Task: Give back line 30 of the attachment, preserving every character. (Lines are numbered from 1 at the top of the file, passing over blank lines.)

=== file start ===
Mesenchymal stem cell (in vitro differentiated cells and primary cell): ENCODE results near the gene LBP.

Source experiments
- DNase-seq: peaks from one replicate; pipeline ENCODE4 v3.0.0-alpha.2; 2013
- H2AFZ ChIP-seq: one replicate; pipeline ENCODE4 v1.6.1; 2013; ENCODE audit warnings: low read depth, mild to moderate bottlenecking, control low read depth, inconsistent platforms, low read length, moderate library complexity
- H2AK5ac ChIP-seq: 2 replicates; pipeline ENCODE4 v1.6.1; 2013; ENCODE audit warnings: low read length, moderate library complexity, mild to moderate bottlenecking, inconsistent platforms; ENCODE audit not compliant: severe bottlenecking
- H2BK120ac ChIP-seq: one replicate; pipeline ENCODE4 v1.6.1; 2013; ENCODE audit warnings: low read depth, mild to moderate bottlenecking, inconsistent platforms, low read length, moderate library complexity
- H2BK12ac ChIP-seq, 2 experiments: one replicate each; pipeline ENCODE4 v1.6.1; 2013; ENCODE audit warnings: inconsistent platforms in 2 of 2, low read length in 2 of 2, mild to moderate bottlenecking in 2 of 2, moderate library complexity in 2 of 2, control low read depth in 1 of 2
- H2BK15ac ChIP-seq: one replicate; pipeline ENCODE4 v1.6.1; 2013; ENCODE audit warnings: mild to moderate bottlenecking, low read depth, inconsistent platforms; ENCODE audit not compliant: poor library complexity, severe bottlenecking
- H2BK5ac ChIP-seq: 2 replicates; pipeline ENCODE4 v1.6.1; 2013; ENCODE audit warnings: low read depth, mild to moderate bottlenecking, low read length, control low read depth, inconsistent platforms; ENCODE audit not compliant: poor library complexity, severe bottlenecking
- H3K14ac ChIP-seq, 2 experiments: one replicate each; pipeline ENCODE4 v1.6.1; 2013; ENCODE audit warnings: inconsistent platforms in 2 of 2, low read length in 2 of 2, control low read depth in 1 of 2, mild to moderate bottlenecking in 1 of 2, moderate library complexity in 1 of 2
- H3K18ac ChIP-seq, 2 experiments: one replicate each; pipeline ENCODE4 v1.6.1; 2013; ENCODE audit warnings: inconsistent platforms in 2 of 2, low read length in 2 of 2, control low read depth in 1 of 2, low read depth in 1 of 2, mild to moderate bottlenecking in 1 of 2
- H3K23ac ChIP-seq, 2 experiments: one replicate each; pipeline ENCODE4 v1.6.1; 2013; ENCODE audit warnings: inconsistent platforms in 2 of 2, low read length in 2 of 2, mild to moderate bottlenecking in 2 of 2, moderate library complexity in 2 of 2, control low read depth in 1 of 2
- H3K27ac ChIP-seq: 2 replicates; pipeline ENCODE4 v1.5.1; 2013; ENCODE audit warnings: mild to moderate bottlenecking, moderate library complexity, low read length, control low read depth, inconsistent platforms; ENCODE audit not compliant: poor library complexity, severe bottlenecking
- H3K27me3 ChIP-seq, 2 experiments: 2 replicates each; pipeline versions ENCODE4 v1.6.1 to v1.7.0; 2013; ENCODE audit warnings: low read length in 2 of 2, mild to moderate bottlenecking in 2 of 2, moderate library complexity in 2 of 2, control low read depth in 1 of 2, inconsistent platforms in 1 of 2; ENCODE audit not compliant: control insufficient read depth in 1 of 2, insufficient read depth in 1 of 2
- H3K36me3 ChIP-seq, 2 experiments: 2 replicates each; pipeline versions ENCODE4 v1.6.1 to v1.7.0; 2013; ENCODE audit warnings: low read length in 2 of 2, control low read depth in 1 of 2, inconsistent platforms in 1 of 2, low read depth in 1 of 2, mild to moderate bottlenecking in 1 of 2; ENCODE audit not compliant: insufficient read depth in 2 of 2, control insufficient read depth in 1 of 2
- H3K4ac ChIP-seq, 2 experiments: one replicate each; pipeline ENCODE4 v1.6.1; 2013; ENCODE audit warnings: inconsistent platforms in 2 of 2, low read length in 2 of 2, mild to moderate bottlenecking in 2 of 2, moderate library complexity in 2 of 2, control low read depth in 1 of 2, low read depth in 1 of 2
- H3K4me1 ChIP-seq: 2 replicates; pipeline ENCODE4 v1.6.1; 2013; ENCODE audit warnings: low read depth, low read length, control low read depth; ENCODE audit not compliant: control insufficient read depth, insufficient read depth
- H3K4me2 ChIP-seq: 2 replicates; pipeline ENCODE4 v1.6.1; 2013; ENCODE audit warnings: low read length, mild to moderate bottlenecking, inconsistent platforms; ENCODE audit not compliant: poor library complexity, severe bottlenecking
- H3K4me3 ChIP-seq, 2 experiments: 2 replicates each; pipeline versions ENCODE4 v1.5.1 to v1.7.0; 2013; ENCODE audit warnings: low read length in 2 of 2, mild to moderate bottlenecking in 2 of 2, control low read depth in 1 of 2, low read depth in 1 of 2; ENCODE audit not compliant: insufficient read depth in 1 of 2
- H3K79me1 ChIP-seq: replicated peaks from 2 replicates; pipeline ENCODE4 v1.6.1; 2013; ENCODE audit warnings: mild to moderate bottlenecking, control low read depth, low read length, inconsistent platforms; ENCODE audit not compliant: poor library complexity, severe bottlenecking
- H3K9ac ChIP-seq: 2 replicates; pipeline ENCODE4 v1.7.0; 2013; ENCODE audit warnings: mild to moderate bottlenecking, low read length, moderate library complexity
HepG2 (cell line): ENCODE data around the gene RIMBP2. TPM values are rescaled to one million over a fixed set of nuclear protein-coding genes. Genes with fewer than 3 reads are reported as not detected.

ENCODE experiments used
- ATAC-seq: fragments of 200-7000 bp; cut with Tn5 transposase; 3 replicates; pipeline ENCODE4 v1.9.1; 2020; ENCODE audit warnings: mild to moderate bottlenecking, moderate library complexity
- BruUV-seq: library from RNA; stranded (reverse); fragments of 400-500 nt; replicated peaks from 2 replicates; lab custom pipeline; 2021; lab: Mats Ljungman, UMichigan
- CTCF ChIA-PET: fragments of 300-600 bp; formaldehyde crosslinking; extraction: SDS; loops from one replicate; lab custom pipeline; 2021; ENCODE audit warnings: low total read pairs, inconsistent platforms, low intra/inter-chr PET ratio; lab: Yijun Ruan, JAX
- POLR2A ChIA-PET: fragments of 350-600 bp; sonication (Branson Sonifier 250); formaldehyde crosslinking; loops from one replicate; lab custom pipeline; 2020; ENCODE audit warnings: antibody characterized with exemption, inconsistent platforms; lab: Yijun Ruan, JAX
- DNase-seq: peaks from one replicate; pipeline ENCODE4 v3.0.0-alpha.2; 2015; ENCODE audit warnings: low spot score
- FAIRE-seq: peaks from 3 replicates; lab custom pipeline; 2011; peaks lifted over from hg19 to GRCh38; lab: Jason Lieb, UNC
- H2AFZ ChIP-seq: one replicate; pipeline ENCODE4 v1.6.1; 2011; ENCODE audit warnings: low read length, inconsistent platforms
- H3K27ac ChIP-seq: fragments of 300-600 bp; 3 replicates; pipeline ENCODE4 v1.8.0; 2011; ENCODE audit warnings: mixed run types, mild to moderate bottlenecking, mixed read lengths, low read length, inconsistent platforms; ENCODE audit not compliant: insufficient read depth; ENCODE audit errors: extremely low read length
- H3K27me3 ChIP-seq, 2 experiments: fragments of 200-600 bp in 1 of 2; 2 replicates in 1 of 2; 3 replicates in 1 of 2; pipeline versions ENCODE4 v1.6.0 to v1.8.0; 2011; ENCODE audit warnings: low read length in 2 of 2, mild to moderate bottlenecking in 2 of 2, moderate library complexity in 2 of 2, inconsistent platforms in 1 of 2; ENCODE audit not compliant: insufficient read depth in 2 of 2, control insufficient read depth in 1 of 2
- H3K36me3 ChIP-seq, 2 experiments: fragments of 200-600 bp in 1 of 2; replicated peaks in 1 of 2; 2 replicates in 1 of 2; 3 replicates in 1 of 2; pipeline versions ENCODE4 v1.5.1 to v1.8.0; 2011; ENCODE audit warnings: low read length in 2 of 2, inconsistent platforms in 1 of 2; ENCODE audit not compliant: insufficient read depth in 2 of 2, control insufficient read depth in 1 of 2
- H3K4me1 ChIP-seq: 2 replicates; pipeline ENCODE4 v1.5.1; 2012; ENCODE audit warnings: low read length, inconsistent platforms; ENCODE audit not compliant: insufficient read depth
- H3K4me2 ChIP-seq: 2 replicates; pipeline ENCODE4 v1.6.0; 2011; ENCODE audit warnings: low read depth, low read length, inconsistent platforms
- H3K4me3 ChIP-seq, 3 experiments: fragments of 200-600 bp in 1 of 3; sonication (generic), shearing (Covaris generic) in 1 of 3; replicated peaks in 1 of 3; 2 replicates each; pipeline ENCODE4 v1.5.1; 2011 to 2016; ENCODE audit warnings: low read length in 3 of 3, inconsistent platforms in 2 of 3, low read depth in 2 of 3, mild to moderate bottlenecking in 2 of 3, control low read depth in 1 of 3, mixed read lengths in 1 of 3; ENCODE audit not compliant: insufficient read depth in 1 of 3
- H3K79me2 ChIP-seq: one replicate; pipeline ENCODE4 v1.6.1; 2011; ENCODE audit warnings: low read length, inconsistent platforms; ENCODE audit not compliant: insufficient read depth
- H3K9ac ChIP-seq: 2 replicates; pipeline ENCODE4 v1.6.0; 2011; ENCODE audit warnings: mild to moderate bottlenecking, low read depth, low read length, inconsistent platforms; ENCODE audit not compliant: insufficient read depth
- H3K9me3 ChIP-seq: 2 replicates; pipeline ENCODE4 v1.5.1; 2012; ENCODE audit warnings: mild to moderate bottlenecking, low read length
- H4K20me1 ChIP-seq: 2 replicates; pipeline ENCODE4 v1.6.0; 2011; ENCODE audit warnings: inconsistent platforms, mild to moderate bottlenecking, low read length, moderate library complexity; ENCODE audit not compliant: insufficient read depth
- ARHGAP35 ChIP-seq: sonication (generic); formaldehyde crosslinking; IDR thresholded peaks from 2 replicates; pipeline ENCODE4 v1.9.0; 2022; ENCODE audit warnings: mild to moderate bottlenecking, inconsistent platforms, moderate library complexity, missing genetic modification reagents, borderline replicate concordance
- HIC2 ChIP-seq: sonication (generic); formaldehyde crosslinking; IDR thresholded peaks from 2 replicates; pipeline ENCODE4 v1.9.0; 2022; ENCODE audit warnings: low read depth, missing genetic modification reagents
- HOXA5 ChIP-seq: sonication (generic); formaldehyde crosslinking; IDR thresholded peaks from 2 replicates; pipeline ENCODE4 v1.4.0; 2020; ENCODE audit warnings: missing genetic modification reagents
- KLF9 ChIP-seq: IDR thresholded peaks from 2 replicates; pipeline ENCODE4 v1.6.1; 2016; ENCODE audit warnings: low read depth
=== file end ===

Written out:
- H2AFZ ChIP-seq: one replicate; pipeline ENCODE4 v1.6.1; 2011; ENCODE audit warnings: low read length, inconsistent platforms